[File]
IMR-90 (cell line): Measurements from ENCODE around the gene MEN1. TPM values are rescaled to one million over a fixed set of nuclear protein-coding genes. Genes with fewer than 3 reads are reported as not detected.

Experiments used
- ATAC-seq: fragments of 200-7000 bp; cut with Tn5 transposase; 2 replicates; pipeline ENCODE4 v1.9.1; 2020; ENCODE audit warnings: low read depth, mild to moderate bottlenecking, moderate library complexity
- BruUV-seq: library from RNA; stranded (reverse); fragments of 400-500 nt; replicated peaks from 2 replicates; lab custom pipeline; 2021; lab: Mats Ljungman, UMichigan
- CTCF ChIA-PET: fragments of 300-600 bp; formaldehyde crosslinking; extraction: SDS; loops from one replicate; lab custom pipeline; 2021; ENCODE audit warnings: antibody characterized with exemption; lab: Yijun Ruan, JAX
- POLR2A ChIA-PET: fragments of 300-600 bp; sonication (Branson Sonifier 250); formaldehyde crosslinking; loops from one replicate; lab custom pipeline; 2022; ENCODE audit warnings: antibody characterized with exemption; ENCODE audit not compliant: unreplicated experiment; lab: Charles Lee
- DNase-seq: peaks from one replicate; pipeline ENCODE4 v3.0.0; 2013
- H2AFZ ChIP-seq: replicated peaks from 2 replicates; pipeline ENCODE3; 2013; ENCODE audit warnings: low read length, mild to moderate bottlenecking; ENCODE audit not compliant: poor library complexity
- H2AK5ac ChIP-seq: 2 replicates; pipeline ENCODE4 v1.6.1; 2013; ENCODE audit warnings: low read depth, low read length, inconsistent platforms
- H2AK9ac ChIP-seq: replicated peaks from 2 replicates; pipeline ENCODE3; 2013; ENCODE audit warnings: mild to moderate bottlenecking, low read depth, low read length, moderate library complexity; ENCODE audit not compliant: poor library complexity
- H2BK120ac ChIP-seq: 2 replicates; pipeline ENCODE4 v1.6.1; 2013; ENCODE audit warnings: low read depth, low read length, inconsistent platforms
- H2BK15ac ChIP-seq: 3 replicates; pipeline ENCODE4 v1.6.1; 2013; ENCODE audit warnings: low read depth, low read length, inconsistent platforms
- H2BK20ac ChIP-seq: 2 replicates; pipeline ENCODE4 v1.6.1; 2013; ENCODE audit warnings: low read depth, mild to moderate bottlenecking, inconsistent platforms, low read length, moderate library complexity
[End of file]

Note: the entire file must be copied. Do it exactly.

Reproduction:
IMR-90 (cell line): Measurements from ENCODE around the gene MEN1. TPM values are rescaled to one million over a fixed set of nuclear protein-coding genes. Genes with fewer than 3 reads are reported as not detected.

Experiments used
- ATAC-seq: fragments of 200-7000 bp; cut with Tn5 transposase; 2 replicates; pipeline ENCODE4 v1.9.1; 2020; ENCODE audit warnings: low read depth, mild to moderate bottlenecking, moderate library complexity
- BruUV-seq: library from RNA; stranded (reverse); fragments of 400-500 nt; replicated peaks from 2 replicates; lab custom pipeline; 2021; lab: Mats Ljungman, UMichigan
- CTCF ChIA-PET: fragments of 300-600 bp; formaldehyde crosslinking; extraction: SDS; loops from one replicate; lab custom pipeline; 2021; ENCODE audit warnings: antibody characterized with exemption; lab: Yijun Ruan, JAX
- POLR2A ChIA-PET: fragments of 300-600 bp; sonication (Branson Sonifier 250); formaldehyde crosslinking; loops from one replicate; lab custom pipeline; 2022; ENCODE audit warnings: antibody characterized with exemption; ENCODE audit not compliant: unreplicated experiment; lab: Charles Lee
- DNase-seq: peaks from one replicate; pipeline ENCODE4 v3.0.0; 2013
- H2AFZ ChIP-seq: replicated peaks from 2 replicates; pipeline ENCODE3; 2013; ENCODE audit warnings: low read length, mild to moderate bottlenecking; ENCODE audit not compliant: poor library complexity
- H2AK5ac ChIP-seq: 2 replicates; pipeline ENCODE4 v1.6.1; 2013; ENCODE audit warnings: low read depth, low read length, inconsistent platforms
- H2AK9ac ChIP-seq: replicated peaks from 2 replicates; pipeline ENCODE3; 2013; ENCODE audit warnings: mild to moderate bottlenecking, low read depth, low read length, moderate library complexity; ENCODE audit not compliant: poor library complexity
- H2BK120ac ChIP-seq: 2 replicates; pipeline ENCODE4 v1.6.1; 2013; ENCODE audit warnings: low read depth, low read length, inconsistent platforms
- H2BK15ac ChIP-seq: 3 replicates; pipeline ENCODE4 v1.6.1; 2013; ENCODE audit warnings: low read depth, low read length, inconsistent platforms
- H2BK20ac ChIP-seq: 2 replicates; pipeline ENCODE4 v1.6.1; 2013; ENCODE audit warnings: low read depth, mild to moderate bottlenecking, inconsistent platforms, low read length, moderate library complexity